What is Play Therapy 

Play is a child’s natural medium for learning, communicating and exploring the world.

One in eight (12.8%) 5-19 year olds had at least one mental health disorder (emotional, behavioural, hyperactivity) when assessed in 2017. (Mental Health of Children and Young People in England 2017)


Play Therapy provides a safe and confidential place for a child to use the medium of ‘play’ to help them work through things that are worrying them, and to make sense of and understand their life experiences. In doing so children will be able to acknowledge their feelings in a constructive way.


‘Play’ allows a child to communicate at their own pace and level without feeling judged or threatened and most importantly there is no right or wrong.


Recovery from difficult life experiences can be facilitated by a Play Therapist, allowing the child freedom of expression in a safe and trusting environment. Therapy is led by the needs of the child/young person, who uses play to work through painful feelings or worries, at their own level and pace without feeling interrogated or threatened.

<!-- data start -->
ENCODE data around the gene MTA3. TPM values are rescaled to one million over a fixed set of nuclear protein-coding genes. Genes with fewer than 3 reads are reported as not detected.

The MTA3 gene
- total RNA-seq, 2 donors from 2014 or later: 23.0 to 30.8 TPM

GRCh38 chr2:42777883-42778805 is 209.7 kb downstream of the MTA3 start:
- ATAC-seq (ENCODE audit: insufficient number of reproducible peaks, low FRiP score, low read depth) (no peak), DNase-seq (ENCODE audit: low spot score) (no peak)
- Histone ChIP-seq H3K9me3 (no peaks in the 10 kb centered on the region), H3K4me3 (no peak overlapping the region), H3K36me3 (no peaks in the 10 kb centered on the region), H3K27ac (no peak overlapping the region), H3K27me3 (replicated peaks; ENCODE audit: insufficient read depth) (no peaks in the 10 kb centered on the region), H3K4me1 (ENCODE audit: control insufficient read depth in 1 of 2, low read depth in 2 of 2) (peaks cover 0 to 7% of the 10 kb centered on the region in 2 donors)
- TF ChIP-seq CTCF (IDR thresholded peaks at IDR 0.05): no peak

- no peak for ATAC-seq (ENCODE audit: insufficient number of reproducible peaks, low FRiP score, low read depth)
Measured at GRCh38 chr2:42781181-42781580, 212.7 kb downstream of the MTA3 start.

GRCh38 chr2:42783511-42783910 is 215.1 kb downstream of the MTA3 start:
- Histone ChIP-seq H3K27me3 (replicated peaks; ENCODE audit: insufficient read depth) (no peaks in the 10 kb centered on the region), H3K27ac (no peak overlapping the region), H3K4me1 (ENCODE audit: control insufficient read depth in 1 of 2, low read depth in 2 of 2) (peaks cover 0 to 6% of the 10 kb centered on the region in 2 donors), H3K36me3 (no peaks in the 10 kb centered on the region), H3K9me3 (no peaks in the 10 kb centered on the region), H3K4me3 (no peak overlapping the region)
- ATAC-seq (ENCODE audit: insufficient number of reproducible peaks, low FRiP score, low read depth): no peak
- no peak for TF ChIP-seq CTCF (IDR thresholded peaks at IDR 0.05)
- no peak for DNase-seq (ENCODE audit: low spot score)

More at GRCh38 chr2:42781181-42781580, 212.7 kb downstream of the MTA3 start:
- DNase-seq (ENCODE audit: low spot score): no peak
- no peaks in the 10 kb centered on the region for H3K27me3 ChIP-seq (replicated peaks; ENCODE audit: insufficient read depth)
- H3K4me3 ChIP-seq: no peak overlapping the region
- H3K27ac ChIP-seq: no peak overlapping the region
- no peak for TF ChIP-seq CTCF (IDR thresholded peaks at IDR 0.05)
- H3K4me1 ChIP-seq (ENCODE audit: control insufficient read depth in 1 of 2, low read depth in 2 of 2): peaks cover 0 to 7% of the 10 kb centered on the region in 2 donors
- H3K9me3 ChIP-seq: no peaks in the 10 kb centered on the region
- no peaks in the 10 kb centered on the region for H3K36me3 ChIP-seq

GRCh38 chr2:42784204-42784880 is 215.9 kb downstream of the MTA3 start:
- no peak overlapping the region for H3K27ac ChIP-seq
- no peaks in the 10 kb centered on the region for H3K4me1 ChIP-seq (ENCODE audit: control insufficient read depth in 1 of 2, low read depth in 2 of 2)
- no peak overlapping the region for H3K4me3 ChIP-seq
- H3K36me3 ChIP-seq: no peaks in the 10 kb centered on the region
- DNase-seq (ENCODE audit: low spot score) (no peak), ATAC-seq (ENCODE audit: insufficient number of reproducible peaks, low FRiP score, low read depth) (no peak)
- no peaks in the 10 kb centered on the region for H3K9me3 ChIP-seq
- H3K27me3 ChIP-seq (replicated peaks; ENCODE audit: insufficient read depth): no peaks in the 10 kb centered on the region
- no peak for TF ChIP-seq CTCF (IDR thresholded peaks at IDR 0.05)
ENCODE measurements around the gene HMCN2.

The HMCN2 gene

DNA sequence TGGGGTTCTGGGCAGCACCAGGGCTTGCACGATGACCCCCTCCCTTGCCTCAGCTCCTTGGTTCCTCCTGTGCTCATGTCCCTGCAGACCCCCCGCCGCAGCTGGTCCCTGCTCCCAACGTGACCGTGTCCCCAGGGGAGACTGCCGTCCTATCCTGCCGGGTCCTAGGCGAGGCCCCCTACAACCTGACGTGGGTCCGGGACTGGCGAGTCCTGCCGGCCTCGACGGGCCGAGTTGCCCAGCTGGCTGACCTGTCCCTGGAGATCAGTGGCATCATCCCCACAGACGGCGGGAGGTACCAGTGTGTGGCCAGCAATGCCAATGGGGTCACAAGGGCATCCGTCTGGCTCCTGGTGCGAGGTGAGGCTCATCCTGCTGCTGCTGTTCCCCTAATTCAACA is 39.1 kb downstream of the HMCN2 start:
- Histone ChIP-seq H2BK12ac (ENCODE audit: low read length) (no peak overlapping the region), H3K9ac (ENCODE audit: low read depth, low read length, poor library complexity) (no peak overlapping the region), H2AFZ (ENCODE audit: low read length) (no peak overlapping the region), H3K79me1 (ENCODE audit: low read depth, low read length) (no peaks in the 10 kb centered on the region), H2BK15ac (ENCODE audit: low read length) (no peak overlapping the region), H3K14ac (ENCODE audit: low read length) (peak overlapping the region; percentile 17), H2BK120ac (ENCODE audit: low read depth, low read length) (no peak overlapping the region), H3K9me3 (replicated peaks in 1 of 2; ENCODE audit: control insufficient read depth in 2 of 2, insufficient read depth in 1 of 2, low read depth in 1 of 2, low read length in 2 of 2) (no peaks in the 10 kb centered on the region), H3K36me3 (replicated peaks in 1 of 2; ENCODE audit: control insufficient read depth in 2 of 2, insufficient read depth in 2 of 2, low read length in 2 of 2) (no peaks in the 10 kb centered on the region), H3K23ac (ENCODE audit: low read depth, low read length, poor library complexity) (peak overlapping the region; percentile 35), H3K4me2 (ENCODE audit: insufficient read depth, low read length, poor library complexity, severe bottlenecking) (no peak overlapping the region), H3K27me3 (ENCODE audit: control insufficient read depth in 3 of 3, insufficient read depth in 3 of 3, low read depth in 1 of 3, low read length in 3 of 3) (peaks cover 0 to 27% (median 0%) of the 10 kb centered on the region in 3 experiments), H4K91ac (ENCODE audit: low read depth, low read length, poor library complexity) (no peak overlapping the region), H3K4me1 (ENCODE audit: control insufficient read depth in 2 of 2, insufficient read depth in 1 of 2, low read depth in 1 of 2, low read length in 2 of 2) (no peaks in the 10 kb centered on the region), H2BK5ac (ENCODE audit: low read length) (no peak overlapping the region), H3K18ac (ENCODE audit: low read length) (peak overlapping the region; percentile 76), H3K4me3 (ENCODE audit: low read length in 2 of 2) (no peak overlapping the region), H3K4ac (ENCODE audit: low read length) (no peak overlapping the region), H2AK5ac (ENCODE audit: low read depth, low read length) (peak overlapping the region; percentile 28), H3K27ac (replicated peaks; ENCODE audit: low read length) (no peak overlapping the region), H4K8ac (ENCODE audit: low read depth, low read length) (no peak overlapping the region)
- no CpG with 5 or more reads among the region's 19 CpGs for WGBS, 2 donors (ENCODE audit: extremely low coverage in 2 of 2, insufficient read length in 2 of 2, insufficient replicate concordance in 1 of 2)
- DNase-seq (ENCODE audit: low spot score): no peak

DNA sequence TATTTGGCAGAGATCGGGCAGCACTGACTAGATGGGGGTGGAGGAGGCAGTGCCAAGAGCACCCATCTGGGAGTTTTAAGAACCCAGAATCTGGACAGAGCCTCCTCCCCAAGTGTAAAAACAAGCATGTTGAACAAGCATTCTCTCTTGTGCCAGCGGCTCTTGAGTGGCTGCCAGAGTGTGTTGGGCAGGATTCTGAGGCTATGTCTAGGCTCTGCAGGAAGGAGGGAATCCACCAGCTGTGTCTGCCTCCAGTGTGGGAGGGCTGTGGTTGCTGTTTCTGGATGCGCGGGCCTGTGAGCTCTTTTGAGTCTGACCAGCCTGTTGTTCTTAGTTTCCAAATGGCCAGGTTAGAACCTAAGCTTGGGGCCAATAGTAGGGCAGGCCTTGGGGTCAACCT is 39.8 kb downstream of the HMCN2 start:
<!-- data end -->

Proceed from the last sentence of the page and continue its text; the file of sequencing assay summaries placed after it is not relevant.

Play Therapy is carried out by a fully qualified therapist who will be non-judgmental, non directive and non interpretative, therefore allowing the child to freely express themselves verbally, physically, or primarily with the mediums within the room. This approach is based around the work of Virginia Axline (1974) and her Eight Basic Principles, which is a person centred and non-directive approach.

Conventional talking therapies may be inappropriate for children and young people who struggle to put their feelings into words. Play Therapy provides children with the opportunity to explore and understand these feelings without having to express themselves verbally.

The Therapy Room

The Play Therapist will bring along a toolkit in order for the child to utilise as they wish during the sessions, it will include;

Art and Craft

Clay/Play dough


Music and Musical instruments

Sand and miniature figures

Dolls and doll equipment

Therapeutic stories